WASHINGTON -- Texas Sen. Ted Cruz (R) criticized the push for a constitutional amendment on regulating campaign cash Tuesday, deriding "Fahrenheit 451 Democrats" and contending the liberals these days want to ban books and movies.
Democrats are seeking an amendment to override recent Supreme Court decisions that removed certain limits on campaign contributions. An amendment sponsored by Sen. Tom Udall (D-N.M.) would restore some of Congress' power to regulate federal political spending.
But in a debate on the measure before the Senate Judiciary Committee, Cruz slammed the move as an assault on the First Amendment and an about-face by Democrats who used to oppose such ideas.
"This constitutional amendment would change the scope of the First Amendment," said Cruz, pointing to past opposition to similar measures by liberal stalwarts like the late Sen. Ted Kennedy (D-Mass.) and former Sen. Russ Feingold (D-Wis.), who helped write the last campaign finance law.
"I want to leave the First Amendment undisturbed. I agree with Ted Kennedy and Russ Feingold. Where are the liberals today?" Cruz said. He argued that the Democrats' proposal would repeal the First Amendment and "muzzle" groups such as Planned Parenthood just as much as the National Rifle Association.
"This amendment, if adopted, would give Congress the power to ban books and to ban movies," Cruz said. "And by the way, Citizens United was about fining a movie maker who made a movie critical of Hillary Clinton," he said, referring to the 2010 Supreme Court decision that allowed corporations to spend unlimited amounts on elections.
"Ray Bradbury would be astonished because we are seeing Fahrenheit 451 Democrats today," Cruz said, referring to the science fiction author's famous book on free speech and book burning. "The American people should be angry about this. ... The senators who put their name to this should be embarrassed that they have signed up for repealing the free speech amendment to the First Amendment."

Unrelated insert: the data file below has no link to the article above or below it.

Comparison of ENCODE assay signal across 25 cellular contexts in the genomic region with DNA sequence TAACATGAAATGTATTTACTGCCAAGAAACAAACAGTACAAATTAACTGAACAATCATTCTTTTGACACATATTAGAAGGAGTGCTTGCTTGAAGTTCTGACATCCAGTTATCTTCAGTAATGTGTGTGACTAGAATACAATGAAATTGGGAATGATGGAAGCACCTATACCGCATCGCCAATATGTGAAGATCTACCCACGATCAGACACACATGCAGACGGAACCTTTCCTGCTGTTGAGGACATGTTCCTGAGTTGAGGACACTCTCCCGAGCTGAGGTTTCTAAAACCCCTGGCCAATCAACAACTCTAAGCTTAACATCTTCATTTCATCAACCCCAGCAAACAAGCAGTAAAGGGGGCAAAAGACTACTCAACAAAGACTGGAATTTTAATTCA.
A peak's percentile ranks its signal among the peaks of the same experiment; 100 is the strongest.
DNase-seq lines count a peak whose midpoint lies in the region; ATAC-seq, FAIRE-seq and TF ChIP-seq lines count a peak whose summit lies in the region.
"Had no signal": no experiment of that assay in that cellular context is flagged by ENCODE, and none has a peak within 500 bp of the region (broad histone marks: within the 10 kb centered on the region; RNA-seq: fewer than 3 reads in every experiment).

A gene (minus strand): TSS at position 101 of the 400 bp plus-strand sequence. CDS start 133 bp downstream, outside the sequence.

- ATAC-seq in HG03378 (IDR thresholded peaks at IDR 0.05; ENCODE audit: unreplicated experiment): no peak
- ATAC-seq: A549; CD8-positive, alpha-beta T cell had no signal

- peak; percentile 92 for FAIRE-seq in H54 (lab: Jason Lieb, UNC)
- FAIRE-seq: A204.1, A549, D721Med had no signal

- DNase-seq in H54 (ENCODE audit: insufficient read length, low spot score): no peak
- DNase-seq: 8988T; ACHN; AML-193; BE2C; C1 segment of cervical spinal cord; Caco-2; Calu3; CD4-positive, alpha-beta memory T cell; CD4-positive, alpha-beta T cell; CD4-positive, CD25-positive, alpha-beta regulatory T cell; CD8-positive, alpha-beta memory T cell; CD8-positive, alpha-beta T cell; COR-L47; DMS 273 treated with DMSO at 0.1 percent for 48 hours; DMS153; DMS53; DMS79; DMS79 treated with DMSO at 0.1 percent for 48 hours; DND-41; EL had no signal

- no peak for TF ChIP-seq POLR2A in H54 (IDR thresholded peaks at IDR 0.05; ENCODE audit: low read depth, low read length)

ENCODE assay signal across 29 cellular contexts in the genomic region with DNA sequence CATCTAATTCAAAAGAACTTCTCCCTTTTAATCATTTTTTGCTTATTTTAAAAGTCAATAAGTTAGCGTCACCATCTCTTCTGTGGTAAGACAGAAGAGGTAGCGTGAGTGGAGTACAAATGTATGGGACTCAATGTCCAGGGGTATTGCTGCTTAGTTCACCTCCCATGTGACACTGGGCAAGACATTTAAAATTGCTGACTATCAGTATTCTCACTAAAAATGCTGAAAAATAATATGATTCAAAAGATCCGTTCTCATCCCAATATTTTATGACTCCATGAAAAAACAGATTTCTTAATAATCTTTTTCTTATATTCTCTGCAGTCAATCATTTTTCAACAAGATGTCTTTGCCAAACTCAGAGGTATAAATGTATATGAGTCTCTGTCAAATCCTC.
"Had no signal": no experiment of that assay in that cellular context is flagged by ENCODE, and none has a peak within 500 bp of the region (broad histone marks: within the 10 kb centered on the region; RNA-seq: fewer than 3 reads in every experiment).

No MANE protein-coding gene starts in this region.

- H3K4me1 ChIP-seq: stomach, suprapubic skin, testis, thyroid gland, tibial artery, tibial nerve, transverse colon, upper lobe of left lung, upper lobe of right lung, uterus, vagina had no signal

Cruz' attack on Democrats allegedly in favor of book burning is rooted in a single moment during the Supreme Court arguments in the Citizens United case. The case centered on a film made by the corporately funded nonprofit Citizens United about then-presidential candidate Clinton, which some argued violated campaign finance laws regarding the corporate funding of electioneering.
When asked by Justice Samuel Alito whether these laws would allow books about candidates published in the run-up to an election to be regulated and possibly suppressed, Deputy Solicitor General Malcolm Stewart said that would be possible in some cases. The statute that Stewart referred to, however, did not extend to books.
Democrats responded that Cruz was wildly misrepresenting what their amendment would do.
"Senator Cruz, maybe he fancies himself to be a constitutional expert. Know that no amendment is absolute," said Sen. Chuck Schumer (D-N.Y.). "His rhetoric, his over-the-top rhetoric here, makes it seem like if you support this amendment, you're against the First Amendment."
Schumer noted there are already many restrictions on free speech that presumably Cruz supports, such as bans on child pornography, yelling "Fire!" in a crowded theater, and libel.
"The overheated rhetoric, the hyperbole we hear from Senator Cruz just defies logic," Schumer said.
Cruz later returned to the committee hearing to respond to Schumer and to introduce two bills of his own. These were the Super PAC Elimination Act of 2014, which would end all campaign contribution limits, and the Free Speech for All Act of 2014, which would require any regulation of speech or spending to apply to media corporations as well as citizens or other entities.